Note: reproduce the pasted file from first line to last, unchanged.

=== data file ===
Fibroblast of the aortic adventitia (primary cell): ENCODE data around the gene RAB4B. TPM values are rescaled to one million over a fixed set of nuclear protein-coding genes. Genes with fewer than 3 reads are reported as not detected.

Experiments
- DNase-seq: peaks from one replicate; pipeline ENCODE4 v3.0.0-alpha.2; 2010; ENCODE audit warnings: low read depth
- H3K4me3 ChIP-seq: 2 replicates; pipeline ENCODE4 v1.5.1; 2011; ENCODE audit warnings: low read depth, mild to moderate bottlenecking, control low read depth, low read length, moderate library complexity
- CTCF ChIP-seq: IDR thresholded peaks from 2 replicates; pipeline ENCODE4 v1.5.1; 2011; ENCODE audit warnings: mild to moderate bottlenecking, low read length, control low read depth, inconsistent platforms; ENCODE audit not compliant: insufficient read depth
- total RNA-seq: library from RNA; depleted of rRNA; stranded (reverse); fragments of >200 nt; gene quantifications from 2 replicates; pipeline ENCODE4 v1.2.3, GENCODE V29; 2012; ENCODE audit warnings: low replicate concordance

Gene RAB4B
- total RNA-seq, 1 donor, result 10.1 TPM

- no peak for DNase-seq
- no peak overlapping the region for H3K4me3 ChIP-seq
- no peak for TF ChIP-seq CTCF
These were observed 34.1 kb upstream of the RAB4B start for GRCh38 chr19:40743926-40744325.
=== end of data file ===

Fibroblast of the aortic adventitia (primary cell): ENCODE data around the gene RAB4B. TPM values are rescaled to one million over a fixed set of nuclear protein-coding genes. Genes with fewer than 3 reads are reported as not detected.

Experiments
- DNase-seq: peaks from one replicate; pipeline ENCODE4 v3.0.0-alpha.2; 2010; ENCODE audit warnings: low read depth
- H3K4me3 ChIP-seq: 2 replicates; pipeline ENCODE4 v1.5.1; 2011; ENCODE audit warnings: low read depth, mild to moderate bottlenecking, control low read depth, low read length, moderate library complexity
- CTCF ChIP-seq: IDR thresholded peaks from 2 replicates; pipeline ENCODE4 v1.5.1; 2011; ENCODE audit warnings: mild to moderate bottlenecking, low read length, control low read depth, inconsistent platforms; ENCODE audit not compliant: insufficient read depth
- total RNA-seq: library from RNA; depleted of rRNA; stranded (reverse); fragments of >200 nt; gene quantifications from 2 replicates; pipeline ENCODE4 v1.2.3, GENCODE V29; 2012; ENCODE audit warnings: low replicate concordance

Gene RAB4B
- total RNA-seq, 1 donor, result 10.1 TPM

- no peak for DNase-seq
- no peak overlapping the region for H3K4me3 ChIP-seq
- no peak for TF ChIP-seq CTCF
These were observed 34.1 kb upstream of the RAB4B start for GRCh38 chr19:40743926-40744325.